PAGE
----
Monterey County artists have opened up their workspaces as part of the annual Artists Open Studio Tour over the past three decades. This year, though, those doors will remain closed because of the pandemic. Arts Habitat, which took over as organizer in 2016, has canceled the tour until next summer.
Over two weekends every year, visitors get a chance to peek behind the veil of nearly 100 artists. With a map in hand, they can go door to door throughout Monterey County to meet the artists who call the area home, see them at work, and also to buy art that speaks to them.
But it became clear in March that this year’s tour was not going to go as planned. Initially, Arts Habitat pushed the dates to October, but then decided even then it would be too risky to proceed. Shirmaine Jones, an administrator with Arts Habitat, says without studio tours artists are losing a way to connect to their audience.
“What's special for a tour taker like me is I get to see the process, I get to see the abundance of art that's being produced in my community,” Jones said. “I get a connection to that person whose art I might buy and it has more value to me because of that.”
Visual artist Edward Corpus is one participant who won’t get the chance to present his work to the public this year. He’s been a part of the studio tours since 2016, and it’s also where he met his wife, the artist Karen Warwick. He admits he prefers his own company, so the tours provide a good way for him to get his work out to the public.
“I call myself a cultural subversive artist,” Corpus said. “I've spoken with other people who are getting cabin fever about this time. I think my wife and I are our outliers, in that we're both artists and we're both introverts and recluses pretty much, so social distancing is not new to us. I've had to pivot more towards online sales, which I have not done that much in the past.”
For Corpus, the tours were an essential vehicle for selling his work. He said most of his sales have been through studio tours and group gallery exhibitions. But more than anything, he misses the visceral connection between creators and the public.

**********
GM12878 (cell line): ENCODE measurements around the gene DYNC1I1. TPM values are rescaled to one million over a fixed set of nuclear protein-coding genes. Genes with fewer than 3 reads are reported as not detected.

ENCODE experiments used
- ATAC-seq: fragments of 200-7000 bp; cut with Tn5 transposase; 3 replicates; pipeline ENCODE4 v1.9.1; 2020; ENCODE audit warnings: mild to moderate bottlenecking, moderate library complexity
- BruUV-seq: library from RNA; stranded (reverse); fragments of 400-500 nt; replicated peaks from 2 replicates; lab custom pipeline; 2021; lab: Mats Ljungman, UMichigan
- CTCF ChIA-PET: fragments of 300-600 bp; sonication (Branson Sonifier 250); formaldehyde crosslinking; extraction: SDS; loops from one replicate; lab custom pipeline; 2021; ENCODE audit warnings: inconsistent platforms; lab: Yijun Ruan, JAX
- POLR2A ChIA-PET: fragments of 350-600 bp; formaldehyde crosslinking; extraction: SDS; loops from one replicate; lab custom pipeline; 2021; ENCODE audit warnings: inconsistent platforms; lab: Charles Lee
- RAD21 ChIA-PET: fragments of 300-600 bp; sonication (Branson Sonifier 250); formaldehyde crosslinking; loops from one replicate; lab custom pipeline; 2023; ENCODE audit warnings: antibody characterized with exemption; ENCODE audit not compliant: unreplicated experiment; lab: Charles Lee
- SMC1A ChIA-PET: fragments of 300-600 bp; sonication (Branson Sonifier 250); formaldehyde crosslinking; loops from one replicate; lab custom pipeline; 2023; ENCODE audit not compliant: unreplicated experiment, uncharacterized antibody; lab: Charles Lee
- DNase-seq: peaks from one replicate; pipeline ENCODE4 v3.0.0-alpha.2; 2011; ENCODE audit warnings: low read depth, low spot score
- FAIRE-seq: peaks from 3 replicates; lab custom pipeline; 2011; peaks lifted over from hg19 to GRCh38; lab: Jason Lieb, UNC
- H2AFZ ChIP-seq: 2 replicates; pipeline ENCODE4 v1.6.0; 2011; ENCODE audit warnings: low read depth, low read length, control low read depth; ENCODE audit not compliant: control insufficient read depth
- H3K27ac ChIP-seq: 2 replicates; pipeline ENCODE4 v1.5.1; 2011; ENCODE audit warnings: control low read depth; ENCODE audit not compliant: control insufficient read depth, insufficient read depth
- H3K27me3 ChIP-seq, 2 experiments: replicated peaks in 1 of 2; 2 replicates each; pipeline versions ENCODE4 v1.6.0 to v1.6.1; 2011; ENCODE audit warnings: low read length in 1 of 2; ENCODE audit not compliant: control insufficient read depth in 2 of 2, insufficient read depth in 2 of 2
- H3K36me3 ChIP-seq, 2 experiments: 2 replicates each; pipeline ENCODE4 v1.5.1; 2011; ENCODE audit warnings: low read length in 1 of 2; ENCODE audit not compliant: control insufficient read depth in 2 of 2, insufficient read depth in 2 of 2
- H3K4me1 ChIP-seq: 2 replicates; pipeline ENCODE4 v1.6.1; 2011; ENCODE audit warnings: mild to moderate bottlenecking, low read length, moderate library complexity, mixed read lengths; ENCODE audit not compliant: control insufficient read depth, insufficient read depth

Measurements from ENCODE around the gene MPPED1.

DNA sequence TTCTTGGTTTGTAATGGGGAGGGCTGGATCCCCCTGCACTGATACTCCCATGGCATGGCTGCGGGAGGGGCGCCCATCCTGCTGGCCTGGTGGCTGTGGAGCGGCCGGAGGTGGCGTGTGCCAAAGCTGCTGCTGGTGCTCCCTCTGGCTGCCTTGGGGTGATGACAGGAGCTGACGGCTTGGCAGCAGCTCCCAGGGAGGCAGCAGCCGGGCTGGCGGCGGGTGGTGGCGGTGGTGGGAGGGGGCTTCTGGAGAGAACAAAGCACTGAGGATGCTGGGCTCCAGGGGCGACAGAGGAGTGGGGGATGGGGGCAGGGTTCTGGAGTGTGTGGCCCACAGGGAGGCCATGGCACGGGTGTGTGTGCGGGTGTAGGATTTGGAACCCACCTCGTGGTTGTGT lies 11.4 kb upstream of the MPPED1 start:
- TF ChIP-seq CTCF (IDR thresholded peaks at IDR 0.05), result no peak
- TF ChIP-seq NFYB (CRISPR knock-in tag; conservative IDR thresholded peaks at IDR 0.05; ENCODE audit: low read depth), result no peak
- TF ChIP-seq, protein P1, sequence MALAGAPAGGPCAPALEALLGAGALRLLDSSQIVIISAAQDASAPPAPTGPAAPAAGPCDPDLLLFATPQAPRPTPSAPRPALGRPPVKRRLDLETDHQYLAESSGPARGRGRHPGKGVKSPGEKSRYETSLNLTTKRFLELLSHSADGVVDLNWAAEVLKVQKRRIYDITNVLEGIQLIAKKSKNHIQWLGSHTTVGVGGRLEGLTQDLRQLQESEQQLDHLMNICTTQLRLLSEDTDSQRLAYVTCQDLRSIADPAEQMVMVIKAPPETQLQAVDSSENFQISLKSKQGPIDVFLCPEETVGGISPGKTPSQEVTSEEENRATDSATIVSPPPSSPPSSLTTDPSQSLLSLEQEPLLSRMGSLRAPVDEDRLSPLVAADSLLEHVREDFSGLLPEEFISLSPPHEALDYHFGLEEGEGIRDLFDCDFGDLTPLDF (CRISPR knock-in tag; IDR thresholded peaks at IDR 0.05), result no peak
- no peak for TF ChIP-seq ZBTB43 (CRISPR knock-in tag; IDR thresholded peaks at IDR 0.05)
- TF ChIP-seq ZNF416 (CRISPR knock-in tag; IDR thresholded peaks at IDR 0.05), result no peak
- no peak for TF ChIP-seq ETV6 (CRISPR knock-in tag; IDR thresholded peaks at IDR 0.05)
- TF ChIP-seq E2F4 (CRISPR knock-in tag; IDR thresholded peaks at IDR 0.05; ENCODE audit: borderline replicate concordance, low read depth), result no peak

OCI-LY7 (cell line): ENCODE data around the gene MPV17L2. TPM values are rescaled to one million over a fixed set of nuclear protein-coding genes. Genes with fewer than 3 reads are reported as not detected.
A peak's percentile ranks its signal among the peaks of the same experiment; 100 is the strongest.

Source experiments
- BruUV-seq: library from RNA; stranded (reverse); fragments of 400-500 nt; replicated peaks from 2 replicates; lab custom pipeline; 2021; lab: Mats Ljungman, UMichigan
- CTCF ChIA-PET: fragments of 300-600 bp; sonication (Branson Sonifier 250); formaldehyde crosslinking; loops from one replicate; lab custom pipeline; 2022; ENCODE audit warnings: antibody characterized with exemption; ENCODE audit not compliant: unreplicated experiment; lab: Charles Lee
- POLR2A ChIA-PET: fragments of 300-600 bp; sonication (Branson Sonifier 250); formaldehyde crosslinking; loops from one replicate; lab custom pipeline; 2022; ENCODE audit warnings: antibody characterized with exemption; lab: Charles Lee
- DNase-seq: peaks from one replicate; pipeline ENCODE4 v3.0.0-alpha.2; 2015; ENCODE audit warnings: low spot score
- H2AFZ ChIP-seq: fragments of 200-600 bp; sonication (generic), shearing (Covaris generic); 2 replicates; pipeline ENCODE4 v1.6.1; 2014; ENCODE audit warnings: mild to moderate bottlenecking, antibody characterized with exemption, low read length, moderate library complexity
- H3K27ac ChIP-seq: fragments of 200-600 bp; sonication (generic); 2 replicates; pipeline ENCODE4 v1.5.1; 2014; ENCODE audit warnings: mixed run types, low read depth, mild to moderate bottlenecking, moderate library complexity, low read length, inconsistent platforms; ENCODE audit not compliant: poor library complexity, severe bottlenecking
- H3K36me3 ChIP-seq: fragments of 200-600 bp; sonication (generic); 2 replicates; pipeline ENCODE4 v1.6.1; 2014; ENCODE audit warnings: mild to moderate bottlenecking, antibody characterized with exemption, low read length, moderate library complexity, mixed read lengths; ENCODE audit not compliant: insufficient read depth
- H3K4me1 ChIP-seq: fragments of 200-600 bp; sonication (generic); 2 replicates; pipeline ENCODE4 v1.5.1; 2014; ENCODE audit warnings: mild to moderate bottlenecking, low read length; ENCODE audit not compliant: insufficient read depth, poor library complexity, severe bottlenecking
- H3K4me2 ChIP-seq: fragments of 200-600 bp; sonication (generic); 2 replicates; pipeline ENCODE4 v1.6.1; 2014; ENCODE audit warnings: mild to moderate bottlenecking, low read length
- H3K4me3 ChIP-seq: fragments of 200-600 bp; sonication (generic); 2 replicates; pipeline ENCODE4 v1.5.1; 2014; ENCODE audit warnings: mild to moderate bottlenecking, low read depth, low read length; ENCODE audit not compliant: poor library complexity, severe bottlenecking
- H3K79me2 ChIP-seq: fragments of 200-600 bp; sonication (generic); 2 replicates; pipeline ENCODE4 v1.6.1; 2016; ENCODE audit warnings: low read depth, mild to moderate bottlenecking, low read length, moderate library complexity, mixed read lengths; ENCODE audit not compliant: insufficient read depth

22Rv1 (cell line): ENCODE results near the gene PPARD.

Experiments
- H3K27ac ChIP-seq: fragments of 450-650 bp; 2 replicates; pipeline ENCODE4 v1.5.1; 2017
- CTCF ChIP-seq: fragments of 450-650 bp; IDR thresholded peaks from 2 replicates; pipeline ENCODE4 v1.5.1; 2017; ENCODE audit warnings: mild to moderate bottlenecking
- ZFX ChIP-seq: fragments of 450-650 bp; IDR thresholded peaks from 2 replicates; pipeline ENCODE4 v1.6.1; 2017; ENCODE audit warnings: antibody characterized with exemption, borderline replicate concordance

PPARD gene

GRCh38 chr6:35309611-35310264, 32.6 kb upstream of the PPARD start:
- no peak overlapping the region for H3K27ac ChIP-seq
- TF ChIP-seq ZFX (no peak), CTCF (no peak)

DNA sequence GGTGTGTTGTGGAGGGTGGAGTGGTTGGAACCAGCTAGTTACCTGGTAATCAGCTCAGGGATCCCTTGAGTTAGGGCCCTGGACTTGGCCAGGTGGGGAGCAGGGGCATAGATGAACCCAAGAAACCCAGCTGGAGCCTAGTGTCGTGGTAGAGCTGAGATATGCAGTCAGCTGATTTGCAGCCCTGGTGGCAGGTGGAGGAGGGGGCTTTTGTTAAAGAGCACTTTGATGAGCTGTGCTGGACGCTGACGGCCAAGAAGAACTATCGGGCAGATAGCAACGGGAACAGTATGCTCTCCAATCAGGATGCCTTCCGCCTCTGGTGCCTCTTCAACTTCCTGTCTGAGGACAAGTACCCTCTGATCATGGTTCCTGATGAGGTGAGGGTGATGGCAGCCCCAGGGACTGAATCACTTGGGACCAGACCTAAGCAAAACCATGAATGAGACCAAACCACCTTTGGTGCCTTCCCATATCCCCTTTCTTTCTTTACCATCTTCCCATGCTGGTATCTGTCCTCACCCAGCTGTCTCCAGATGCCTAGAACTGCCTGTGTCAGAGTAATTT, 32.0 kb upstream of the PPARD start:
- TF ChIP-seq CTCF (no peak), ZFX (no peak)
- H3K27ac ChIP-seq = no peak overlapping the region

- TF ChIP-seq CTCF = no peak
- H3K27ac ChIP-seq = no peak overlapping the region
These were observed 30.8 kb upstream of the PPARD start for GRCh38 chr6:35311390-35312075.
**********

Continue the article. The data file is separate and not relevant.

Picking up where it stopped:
“People want to know about how creativity works, how artists make the magic happen,” Corpus said. “Hopefully, we'll be able to do what a lot of the museums are attempting to do now and to do online videos, studio tours, and maybe arts habitat will do this, and hopefully we can get over this crisis relatively soon.”
Andrea McCann is another Monterey County artist shifting gears during the pandemic. She lives and works in a rural unincorporated area, so the tour last year was an opportunity for people to come to an area off the beaten path—about 40 people paid her a visit.
McCann also participates in the San Benito County Open Studios Tour, which is going digital this fall. In September, that county’s virtual tour will include a livestream of artists working in their studios and showing their process. The organization has also been running online tutorials for artists, geared towards reaching the public during the pandemic.
“A lot of artists are having to pick up the technology aspect of marketing their own work, everything from you know, trying to produce videos to streaming live to getting websites up, whether it's on Etsy or their own website presence,” McCann said. “So in some ways, it's good because it's sort of forcing us all to get ourselves familiar with these platforms, but also it's a big learning curve for some of the artists that may have not been on the computer as much as some of the rest of us.”
For Arts Habitat, the sudden shutdown was a shock to its finances. The open studios tour was just two months away when shelter in place began, which meant that much of the money they had raised to put on the program was already spent.
“And so then, now we have to raise money again,” Jones said. “It's a year of staff time to do the work that develops the tour. So the pressure is going out there again, to write the grants to get the sponsorships at a time when several of those funders have said they're no longer giving the kind of funding to organizations like ours because it's not COVID related emergency monies.”
The nonprofit did receive Small Business Administration loans, which Jones said guarantees that next year’s tour will indeed take place. But if arts funding doesn’t rebound after that, the long term future of the program may be in doubt.
Arts Habitat is now taking registrations for the May 2021 artists open studio tour, and staff think they can put on a program that is safe for all involved.